13 October 2013

Water under Bridges

The calls caught my attention first - the characteristic zzt zzt zzt (well roughly, it's so hard to write down a bird call, but with the wonder of the web, you have a listen here) - a flock of long-tailed tits chattering their way through a willow tree over the stream. It was early morning and a walk with Izzy to get the Saturday newspapers was enlivened by this treat on the way. They're great little birds and I don't see them that often; they're tiny, about the size of a goldcrest or wren, but with the eponymous tail that looks all off balance, their black and white heads, and the hint of a shell-like pink on their bodies, they're unmistakeable. Lovely.

Earlier in the week, just before sunrise, Iz and I wandered into the field to the surprise of one of the local foxes. It did that watchful thing: it stares at you, watches every move you make and then if you turn away for just a second (to check where your mini-schnauzer is, for example) it's gone, as if into thin air. A handy trick for anyone, but foxes seems to do it best.

In the garden the asters are looking wonderful. The verbena (V. bonariensis) is still looking great and now that my tall asters are out, they echo it very nicely farther up the garden. But as some plants come into centre stage it's exeunt stage left for others, and as they do, there's beauty to be found. The hosta leaves fade to ochres and greys, curl, and their quilted texture comes into even greater relief.

And autumn leaves from a morning walk filter the mid-morning sunlight to present me with a stained glass light moment on my desk and at the same time remind me of the changes outside the walls of the seasonless office.

Office leaves and chestnuts
Asters seen through a haze of Molinia caerula 'Transparent'
Beauty's where you find it: a hosta fades in the garden
After musing over the blog a bit in the last few weeks, and going public with some of those musings last week, I thought I'd get back to basics today - quotidian beauty, there for all of us, in ordinary surroundings... Many thanks to those of you who encouraged me to keep going with the blog -- here, on facebook and even (gasp!) in person. I'll certainly finish out these few weeks and after that I may make some changes... we'll see!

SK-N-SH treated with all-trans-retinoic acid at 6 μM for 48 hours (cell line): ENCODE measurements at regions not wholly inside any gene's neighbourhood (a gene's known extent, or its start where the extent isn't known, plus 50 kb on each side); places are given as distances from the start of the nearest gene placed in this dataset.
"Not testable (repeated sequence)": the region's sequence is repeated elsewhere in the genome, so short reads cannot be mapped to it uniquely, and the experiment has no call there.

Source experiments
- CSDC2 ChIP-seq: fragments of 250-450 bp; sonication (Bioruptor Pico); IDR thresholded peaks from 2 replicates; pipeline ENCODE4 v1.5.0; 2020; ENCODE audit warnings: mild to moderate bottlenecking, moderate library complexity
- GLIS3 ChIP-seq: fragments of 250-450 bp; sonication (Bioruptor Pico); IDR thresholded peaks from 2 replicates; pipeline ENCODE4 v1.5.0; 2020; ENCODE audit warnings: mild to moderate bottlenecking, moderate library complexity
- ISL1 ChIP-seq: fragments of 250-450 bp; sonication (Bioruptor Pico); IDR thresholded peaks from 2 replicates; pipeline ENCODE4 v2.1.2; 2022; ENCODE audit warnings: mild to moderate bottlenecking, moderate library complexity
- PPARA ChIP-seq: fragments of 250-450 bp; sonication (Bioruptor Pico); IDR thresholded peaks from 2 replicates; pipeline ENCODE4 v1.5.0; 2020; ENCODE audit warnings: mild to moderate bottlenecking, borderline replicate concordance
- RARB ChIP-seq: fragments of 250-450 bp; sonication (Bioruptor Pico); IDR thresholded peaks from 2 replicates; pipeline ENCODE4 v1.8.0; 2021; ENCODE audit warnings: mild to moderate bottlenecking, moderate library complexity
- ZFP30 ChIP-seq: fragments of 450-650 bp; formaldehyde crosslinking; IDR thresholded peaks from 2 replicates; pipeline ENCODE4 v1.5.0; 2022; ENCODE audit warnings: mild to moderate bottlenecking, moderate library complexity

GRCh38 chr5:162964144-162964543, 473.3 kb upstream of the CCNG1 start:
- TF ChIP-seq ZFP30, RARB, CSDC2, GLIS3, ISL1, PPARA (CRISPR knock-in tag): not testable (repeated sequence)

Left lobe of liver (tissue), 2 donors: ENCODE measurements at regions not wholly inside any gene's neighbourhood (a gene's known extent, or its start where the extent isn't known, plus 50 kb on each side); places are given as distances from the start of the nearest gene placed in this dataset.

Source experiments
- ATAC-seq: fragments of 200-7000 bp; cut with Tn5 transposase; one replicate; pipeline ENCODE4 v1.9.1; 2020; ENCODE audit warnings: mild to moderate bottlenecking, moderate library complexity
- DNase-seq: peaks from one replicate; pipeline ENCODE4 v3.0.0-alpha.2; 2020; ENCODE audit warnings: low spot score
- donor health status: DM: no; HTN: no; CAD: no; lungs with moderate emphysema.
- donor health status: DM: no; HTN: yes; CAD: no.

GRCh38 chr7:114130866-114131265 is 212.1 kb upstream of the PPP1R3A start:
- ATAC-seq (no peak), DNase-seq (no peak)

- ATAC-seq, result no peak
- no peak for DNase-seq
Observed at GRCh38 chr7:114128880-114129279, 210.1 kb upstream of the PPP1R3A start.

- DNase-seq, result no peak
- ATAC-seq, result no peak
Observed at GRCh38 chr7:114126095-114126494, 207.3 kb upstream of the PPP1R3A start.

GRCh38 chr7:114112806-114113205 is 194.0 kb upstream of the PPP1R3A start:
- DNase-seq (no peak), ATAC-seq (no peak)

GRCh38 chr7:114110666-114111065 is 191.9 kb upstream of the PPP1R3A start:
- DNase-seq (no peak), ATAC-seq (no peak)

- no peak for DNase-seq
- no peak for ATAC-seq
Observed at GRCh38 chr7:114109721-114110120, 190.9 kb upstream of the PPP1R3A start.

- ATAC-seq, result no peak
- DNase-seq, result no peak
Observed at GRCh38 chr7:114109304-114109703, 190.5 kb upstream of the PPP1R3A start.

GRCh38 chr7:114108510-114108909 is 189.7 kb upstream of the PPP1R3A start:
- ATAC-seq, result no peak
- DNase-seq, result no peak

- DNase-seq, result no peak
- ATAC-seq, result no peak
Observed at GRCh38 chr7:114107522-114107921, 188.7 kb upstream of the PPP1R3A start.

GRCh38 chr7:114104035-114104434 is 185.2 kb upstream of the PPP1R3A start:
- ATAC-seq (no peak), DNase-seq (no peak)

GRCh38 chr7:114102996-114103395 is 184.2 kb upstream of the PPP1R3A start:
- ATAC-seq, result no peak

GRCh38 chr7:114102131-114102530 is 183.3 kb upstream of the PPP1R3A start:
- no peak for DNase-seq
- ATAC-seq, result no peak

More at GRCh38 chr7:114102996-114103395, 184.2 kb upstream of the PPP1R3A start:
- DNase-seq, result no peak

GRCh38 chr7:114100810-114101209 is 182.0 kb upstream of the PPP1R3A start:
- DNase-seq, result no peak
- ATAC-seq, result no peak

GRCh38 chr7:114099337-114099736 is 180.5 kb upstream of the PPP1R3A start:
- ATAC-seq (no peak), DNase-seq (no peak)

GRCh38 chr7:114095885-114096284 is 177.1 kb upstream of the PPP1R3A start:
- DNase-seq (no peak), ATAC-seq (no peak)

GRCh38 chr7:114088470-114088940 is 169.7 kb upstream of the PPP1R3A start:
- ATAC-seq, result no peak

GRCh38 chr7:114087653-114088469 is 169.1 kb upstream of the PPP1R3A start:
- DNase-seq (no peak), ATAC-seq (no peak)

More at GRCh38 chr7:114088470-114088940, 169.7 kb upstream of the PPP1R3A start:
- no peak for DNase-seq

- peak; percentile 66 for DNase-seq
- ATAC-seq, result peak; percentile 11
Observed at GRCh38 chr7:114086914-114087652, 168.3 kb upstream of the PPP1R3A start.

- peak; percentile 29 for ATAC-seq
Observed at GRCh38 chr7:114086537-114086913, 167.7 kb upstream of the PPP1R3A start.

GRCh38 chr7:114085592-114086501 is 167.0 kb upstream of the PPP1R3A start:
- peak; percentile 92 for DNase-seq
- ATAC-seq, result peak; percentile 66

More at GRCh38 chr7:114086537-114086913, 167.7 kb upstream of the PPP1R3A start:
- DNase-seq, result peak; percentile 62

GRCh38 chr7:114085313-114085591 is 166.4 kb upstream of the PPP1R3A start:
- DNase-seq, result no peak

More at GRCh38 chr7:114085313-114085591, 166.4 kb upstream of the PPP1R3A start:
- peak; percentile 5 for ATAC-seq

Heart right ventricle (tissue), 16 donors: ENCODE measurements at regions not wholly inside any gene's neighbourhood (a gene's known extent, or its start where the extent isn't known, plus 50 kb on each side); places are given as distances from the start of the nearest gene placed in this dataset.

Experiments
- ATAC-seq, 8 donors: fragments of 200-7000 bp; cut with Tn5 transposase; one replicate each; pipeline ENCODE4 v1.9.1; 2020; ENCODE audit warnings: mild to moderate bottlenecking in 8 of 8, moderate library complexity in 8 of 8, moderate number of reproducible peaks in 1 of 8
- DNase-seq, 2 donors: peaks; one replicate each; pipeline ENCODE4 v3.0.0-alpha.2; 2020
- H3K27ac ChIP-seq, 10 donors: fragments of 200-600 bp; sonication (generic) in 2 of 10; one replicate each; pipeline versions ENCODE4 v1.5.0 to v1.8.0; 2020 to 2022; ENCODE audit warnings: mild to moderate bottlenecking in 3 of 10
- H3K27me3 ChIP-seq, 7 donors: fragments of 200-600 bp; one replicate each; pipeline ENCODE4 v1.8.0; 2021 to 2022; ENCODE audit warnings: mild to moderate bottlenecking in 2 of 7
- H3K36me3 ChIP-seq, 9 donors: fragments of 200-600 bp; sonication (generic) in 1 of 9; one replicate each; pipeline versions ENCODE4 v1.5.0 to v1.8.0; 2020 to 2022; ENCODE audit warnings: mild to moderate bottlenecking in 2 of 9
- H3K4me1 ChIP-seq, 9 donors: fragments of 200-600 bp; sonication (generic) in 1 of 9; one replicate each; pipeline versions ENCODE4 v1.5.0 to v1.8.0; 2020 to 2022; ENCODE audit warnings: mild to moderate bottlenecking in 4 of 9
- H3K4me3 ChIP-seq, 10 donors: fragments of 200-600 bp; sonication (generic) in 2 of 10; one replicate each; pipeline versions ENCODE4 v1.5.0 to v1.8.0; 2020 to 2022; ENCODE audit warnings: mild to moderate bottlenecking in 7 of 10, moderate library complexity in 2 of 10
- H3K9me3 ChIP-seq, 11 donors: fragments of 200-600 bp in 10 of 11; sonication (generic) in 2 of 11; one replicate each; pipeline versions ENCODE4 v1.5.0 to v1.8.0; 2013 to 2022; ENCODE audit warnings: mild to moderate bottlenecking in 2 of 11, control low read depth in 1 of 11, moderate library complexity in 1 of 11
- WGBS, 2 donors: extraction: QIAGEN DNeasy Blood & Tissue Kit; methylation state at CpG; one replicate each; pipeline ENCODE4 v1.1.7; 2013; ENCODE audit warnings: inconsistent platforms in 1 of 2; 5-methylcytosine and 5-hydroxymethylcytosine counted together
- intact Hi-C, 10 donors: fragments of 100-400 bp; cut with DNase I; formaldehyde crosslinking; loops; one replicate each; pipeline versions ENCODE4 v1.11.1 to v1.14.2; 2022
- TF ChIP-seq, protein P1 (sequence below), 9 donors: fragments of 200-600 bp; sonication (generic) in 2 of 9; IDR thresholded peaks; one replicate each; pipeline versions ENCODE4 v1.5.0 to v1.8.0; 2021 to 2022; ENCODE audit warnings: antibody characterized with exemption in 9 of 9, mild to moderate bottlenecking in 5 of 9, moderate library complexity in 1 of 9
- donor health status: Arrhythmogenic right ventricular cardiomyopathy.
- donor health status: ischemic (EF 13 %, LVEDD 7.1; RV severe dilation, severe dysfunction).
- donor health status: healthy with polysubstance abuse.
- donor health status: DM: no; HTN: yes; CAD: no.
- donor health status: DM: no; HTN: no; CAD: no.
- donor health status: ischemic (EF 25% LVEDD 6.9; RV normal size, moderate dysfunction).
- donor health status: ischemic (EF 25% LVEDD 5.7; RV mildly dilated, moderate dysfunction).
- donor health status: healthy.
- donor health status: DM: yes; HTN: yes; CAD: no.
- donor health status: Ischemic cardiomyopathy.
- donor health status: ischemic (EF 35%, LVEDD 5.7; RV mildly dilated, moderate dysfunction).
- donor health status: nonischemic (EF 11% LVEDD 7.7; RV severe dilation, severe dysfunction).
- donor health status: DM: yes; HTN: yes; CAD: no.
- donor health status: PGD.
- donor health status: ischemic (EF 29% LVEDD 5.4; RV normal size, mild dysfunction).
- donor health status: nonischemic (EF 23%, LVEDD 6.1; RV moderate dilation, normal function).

Out in the heart of autumn this week, it's mushroom time. In the park, in the field, on trees, in the Devil's Glen--where we went today--the fungi are doing their thing. I'd been hoping we might find chanterelles, but the Devil's Glen is a mixed woodland where we were walking today and when I've found chanterelles before it has been on the floor of conifer forests, so maybe another time. The Vartry river flows through the Devil's Glen, in fact we crossed over it as we drove to the forest, over one of those tiny old narrow stone bridges that has a V cut into one of the parapets to allow a person to stand in should a cart/carriage/car be passing over the water. We walked along the river, under a mix of trees (oak, rowan, hazel, field maple, beech, sweet chestnut) from which the leaves fell as slowly and silently as painted snow. At one point some movement caught my eye on the other bank of the river; it was a small mammal, flowing like black ink over and under rocks and fallen limbs of trees. A mink: not a welcome sight, but impressive in its own way. Along the way, sculptures blended into the woodland and quotes from Seamus Heaney's poetry were carved into benches or stone. It's quite the beautiful spot and we had it mostly to ourselves. I hadn't been there for many years and it was good to be back. We shall return sooner the next time.

Park fungi
Unknown fungus in Devil's Glen
Xylaria hypoxylon, Candlesnuff fungus
Quercus petraea, Oak,  in the Devil's Glen
Sorbus aucuparia, Rowan, only the gorgeous berries remain

'Wound' , made with Sequoia wood, by Cathy Carmen, 2002
One of the Heaney quotes: "I have to clean the steps"
This is also a spot the schnauzer (it has been a while...)
 Another Heaney quote (phew, that's a relief)
Okay, two things to end this week. The first is an unfinished drawing of some chestnuts from the local park (the chestnuts this year have been amazing, as have so many fruits). I did the drawing this afternoon, as a break from the lovely Yew tree.

Chestnuts, done with coloured pencil
(phone pic, so not great quality)
The second--given that we spent the morning by a river--is a beautiful song 'Water under Bridges' from Gregory Porter: a singer with a voice you could listen to all day and all night (thanks for that B.).

Have a good week all.


  1. Fantastic as always, although I'm wondering why minks aren't welcome? I love the photos... especially the hosta and those glorious leaves! Have fun with the drawing! Sxx

    1. thanks shevaun. you'll have seen Frances' answer re. the minks ... not great beasties to have around at all.

  2. Wonderful Erica xx glad you are continuing with the blog. This has to be my favourite time of year.

    1. Thanks Claire. I love autumn too, except that we're losing the daylight! This autumn is particularly abundant, isn't it, after the summer we had...

  3. graineweile15 October, 2013

    Loved the mushroom pikkies...What IS it about mushrooms that makes them SO fascinating. I was looking at some up in the Phoenix park the other day - everyone different and everyone fascinating - buit like us I suppose!!!